For Tyler George, these final months of classes before graduation in August from OSU Institute of Technology have had their ups and downs.
While he’s celebrating being a new father of a 7-month-old daughter, he’s also struggling as his 17-year-old brother fights for his life more than a thousand miles away.
George, a Natural Gas Compression student, grew up in Henryetta and is the oldest of three children. In May 2016, he and his family’s lives all changed when his younger brother, Nathan, was diagnosed with Burkitt lymphoma, an aggressive type of non-Hodgkin’s lymphoma, while in high school.
“Nathan was very active. He played football, basketball, baseball, and he loved the outdoors. We would go fishing and camping. He was a normal teenager,” George said.
Nathan began having stomachaches and was eventually taken to the hospital and diagnosed with cancer. For five months, Nathan lived and had treatments at The Children’s Hospital at Saint Francis in Tulsa.
“He was cancer free, in remission, but about a week later, it was back,” George said.
Doctors at Saint Francis began to look for studies and doctors across the country who could better combat this aggressive form of cancer and found a doctor in New York City that had treated Burkitt lymphoma before. So George’s parents and 19-year-old sister moved to New York in October 2016 so Nathan could join the study.
George stayed in Oklahoma with his wife and newborn child to finish his degree, but has been up to New York to visit his brother and family numerous times.
“It’s been awful. It’s really hard, but I have to stay focused,” he said.
It’s been tough as his family has dealt with not only Nathan’s continuing health battles but also moving to one of the most expensive cities in the country.
“They’ve downsized to only the things they need, but it’s still expensive. Things like paying to park at the hospital everyday. A family of three going to eat, it’s always at least $100,” he said. “The Ronald McDonald House has become a part of our lives, so at least they don’t have to pay for housing.”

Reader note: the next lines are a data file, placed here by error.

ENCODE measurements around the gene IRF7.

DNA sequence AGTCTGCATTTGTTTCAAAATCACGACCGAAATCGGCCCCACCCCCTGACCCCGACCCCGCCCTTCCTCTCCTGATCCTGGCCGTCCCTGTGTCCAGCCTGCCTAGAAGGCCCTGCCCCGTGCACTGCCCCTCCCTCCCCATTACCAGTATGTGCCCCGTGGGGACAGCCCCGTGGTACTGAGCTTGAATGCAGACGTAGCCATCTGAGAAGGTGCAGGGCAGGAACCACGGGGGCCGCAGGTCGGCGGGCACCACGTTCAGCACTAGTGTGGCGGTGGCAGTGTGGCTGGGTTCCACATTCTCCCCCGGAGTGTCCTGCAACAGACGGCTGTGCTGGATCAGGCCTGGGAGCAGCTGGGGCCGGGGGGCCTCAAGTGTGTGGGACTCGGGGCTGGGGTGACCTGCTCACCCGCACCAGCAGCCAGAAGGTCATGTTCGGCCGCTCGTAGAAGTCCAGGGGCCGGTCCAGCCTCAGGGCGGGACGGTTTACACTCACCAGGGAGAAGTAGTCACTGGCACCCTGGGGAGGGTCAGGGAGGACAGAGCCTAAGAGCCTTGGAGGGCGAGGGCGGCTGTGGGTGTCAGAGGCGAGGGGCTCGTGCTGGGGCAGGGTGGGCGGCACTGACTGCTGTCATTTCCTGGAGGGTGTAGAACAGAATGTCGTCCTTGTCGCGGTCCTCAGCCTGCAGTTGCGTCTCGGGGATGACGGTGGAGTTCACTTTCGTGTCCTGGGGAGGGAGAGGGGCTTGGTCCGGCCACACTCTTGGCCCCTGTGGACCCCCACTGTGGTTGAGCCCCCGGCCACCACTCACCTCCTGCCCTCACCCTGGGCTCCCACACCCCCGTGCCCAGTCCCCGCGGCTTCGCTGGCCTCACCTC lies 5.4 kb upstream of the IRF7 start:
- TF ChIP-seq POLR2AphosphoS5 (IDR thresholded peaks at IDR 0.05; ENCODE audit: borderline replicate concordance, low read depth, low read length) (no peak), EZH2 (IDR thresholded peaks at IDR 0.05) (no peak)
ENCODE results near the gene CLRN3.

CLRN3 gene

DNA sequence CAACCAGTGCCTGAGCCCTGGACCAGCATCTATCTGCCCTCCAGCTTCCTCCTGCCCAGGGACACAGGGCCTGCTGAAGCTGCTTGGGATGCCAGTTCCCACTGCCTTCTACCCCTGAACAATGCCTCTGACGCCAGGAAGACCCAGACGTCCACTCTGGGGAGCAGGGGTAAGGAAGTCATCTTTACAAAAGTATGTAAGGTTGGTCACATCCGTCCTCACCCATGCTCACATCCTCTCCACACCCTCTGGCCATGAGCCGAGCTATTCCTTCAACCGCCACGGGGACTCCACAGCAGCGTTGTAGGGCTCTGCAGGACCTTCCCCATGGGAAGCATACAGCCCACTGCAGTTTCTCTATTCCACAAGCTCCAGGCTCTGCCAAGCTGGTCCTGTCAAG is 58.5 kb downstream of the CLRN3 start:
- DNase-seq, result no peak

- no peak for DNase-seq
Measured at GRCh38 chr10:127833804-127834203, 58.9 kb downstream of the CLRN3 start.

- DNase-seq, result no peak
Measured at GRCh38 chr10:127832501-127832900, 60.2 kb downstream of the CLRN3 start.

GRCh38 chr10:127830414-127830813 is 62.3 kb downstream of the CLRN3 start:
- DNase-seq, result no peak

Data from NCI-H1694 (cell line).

Paula Harrold, the senior administrative assistant for the School of Energy Technologies, said she and George’s classmates knew about his family’s struggles and wanted to help.
“We’ve met every Tuesday to come up with a game plan on how to raise money,” Harrold said. “We’ve joined forces with the Student Government Association and [Student Life Director] Bruce Force and [Sports and Wellness Coordinator] Kamie Rash.”
The group was able to get four sets of tickets donated for the March 23 Casey Donahew Band concert at Cain’s Ballroom in Tulsa. SGA members and Natural Gas Compression students are selling raffle tickets for the concert tickets— $1 for one ticket or $5 for six tickets.
One set of tickets was donated from Cain’s Ballroom and the other three sets, which include a meet & greet with the band, were donated by Casey Donahew himself.
Donahew and his wife even visited Nathan and the George family before a recent concert in New York, and George and his wife will be guests at the Tulsa concert.
George said he was surprised when he learned about the fundraiser for his family just a week before the raffle kicked off.
“It was a shock. I don’t ask people for things. They knew that, that’s why they didn’t tell me,” he said. “I didn’t know what to say.”
Harrold said she’s been touched by the outpouring of help and support for the George family from not only the students, but also alumni and industry partners like John Biggs from Mesa Compression.
“We’re like a family here. We’re not just a program, but we’re a family,” Harrold said. “It makes us proud. These are good men, good human beings, coming out of this program.”
If you would like to learn more about Nathan and his family, go to facebook.com/pray4nathan. For raffle tickets, you can contact Paula Harrold at firstname.lastname@example.org or Kamie Rash at email@example.com.